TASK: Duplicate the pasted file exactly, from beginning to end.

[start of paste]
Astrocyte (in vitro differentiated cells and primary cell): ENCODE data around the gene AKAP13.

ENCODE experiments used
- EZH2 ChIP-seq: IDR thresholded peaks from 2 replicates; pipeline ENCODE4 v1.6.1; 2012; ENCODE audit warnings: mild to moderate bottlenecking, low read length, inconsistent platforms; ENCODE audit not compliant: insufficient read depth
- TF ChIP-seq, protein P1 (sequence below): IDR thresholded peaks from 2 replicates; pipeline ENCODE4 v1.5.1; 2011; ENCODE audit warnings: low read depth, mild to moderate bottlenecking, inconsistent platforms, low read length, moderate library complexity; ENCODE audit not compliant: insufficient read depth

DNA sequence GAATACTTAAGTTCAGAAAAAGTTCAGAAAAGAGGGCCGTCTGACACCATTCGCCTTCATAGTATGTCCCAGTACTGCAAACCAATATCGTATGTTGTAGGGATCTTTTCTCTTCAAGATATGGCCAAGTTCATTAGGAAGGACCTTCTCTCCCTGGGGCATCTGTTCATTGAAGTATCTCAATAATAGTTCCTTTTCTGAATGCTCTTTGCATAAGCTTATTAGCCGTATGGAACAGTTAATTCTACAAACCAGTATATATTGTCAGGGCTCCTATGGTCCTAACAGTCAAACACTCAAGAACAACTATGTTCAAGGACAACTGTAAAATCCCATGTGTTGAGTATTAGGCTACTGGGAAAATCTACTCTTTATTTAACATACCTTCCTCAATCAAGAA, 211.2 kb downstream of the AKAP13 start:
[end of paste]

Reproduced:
Astrocyte (in vitro differentiated cells and primary cell): ENCODE data around the gene AKAP13.

ENCODE experiments used
- EZH2 ChIP-seq: IDR thresholded peaks from 2 replicates; pipeline ENCODE4 v1.6.1; 2012; ENCODE audit warnings: mild to moderate bottlenecking, low read length, inconsistent platforms; ENCODE audit not compliant: insufficient read depth
- TF ChIP-seq, protein P1 (sequence below): IDR thresholded peaks from 2 replicates; pipeline ENCODE4 v1.5.1; 2011; ENCODE audit warnings: low read depth, mild to moderate bottlenecking, inconsistent platforms, low read length, moderate library complexity; ENCODE audit not compliant: insufficient read depth

DNA sequence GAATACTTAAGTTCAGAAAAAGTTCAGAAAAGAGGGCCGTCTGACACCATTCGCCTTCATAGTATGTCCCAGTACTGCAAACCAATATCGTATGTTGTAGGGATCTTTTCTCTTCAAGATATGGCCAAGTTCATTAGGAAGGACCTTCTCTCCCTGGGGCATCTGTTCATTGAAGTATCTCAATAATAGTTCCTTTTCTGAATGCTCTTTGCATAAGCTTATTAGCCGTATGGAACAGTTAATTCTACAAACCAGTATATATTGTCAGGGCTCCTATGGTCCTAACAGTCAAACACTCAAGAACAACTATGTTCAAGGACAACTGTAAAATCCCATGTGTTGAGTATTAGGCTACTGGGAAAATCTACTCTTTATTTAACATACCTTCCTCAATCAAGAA, 211.2 kb downstream of the AKAP13 start: